Transporting Kayaks on RIB Dinghy - SailNet Community
 
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post #1 of 5 Old 04-26-2008 Thread Starter
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Transporting Kayaks on RIB Dinghy

With the increasing utilization of kayaks just wondering if anyone out there has had much success carrying the kayaks strapped to the dinghy while towing. I have two 14.5 ft plastic kayaks and a 12ft RIB...they all are capable of being carried on deck when required but normally we tow the dinghy. Up to now we've strapped the kayaks to the side decks but they do tend to get in the way when sailing....one has to be careful not to allow one of the jib sheets to get underneath the kayaks when tacking etc. We are normally sailing within protected BC coastal waters so wave action is not usually an issue.
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post #2 of 5 Old 04-27-2008
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I'm taking 2 kayaks to La Paz, planning to stow them on the stancions on the foredeck. Have you tried this?
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post #3 of 5 Old 04-27-2008 Thread Starter
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We presently stow them up against the stanchions. This works reasonably well most of the time but I would have concerns if heavy weather was a factor. If you had seas breaking across the foredeck it could put heavy loads on the stanchions if the kayaks were secured against them. We have found that keeping them fairly far forward worked best in keeping them out of our way. I tie a short line from the bow of the kayak down to the toe rail in an attempt to minimize the risk of catching a jib sheet underneath. Most of the time it is not an issue when tacking as long as you monitor where the lines are lying prior to each tack. Have on the odd occasion gotten into a situation where the lines and sail are flogging for short periods and in that sort of situation it could be possible for a line to slip under the kayak. We sail a Beneteau 42s7 so we have fairly wide side decks...keeping the kayaks forward allows us to move forward a little easier though.
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post #4 of 5 Old 04-27-2008
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We have tried carrying a kayak on an inflatable dinghy.. it can work but is awkward to set up. Carrying two would be difficult, they are beamier than you think as a rule.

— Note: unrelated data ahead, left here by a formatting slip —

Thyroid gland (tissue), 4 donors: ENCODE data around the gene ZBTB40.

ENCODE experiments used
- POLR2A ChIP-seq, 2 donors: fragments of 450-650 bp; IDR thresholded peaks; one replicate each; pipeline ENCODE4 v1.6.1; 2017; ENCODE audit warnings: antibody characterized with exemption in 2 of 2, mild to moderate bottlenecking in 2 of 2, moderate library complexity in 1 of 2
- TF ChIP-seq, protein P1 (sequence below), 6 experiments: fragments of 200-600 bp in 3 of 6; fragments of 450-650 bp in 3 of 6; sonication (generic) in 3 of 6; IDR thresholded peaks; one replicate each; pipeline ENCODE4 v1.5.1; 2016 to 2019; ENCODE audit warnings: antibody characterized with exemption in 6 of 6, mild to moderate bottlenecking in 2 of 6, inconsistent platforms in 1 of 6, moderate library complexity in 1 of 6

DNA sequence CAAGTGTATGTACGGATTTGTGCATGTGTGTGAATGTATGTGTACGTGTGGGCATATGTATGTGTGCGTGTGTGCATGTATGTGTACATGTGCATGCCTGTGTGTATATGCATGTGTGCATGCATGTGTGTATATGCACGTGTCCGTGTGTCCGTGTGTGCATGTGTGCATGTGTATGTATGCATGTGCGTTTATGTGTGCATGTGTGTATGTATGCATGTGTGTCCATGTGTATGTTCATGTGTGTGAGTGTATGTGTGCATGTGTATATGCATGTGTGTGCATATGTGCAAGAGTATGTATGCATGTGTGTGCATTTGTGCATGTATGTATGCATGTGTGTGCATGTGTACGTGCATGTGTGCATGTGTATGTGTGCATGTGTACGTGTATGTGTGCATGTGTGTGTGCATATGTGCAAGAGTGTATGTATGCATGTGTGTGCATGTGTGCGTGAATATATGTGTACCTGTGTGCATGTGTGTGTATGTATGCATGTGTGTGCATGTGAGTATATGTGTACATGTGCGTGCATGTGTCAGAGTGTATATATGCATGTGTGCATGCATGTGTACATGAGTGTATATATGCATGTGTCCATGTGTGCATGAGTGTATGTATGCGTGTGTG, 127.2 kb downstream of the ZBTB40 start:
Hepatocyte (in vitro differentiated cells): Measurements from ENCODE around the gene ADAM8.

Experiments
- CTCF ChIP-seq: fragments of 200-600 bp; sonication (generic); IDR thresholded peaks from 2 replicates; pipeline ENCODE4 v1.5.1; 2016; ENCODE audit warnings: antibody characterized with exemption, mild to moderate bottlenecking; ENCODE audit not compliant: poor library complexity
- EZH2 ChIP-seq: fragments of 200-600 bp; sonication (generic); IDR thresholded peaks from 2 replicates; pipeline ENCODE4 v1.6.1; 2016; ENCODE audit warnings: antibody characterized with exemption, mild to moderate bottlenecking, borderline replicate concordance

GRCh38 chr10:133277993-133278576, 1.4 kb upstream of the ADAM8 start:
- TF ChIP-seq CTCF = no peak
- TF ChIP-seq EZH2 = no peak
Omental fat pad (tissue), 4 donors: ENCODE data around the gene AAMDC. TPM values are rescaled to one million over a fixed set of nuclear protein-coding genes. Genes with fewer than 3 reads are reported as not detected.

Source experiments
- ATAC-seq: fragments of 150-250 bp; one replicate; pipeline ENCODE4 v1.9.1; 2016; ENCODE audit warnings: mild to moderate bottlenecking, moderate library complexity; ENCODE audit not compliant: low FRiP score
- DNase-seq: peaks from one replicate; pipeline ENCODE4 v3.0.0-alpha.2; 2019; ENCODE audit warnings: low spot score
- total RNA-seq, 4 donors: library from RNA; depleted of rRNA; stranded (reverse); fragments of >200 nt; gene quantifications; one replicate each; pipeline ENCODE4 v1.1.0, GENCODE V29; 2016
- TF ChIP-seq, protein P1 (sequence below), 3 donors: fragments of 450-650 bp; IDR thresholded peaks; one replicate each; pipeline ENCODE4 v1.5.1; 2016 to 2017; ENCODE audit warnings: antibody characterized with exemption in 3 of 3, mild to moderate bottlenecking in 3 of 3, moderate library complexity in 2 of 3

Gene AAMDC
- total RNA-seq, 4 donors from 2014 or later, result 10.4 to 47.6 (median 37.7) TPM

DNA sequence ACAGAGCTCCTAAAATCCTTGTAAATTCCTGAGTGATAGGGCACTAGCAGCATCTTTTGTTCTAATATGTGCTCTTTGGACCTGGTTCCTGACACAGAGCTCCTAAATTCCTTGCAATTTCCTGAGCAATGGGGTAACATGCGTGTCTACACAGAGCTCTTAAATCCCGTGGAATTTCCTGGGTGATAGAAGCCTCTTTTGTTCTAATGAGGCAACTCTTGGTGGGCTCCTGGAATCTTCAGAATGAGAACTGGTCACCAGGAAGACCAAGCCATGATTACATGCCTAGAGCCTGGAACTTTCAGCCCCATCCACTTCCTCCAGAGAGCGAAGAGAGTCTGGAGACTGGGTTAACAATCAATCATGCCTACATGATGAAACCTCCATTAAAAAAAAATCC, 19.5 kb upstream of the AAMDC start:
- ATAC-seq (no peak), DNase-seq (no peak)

In order to be able to sail and avoid interference with the kayaks we have always lashed them to the lifelines but outside the stanchions aft alongside the cockpit. They are light enough to easily manhandle them into position and not put too much strain on the stanchions and lines. The only time they proved a problem was in a big breeze and waves where we tended to put some water in them now and then. In the future on a day like that we'll put them up on deck somewhere.

Picture below to show what we do:



Mind you, ours are only 9.5 feet long - fourteen footers may be more of a problem.

But I think you'll find the hassle of lashing one or two (if possible) onto your RIB will be too much....

Ron

1984 Fast/Nicholson 345 "FastForward"

".. there is much you could do at sea with common sense.. and very little you could do without it.."
Capt G E Ericson (from "The Cruel Sea" by Nicholas Monsarrat)
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post #5 of 5 Old 05-01-2008
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Hi! We have a 12.6 Hobie Tandem Mirage Outfitter kayak that we tow behind Wu-Wei. Tow? Heck yeah. The drag is minimal, we no longer have to tow a dink that slows us down, mess with the outboard, worry about leaks... Oh, but wait! The new-dink has foot pedals and a rudder for steering (okay, so we stow the pedals until we need them) and, drumroll please..... a sail. Pretty sweet. We just sold the old Johnson outboard on Craigslist and are going "free-power" on the dink. Yep. Sure, the kayak was expensive. But, patching inflatables and dealing with an outboard has gotten old really quick. I cruise for fun, and the inflatable was not fun. Ditch the inflatable, and learn your kayak better. Less you have to deal with. Or.... Buy a HOBIE!
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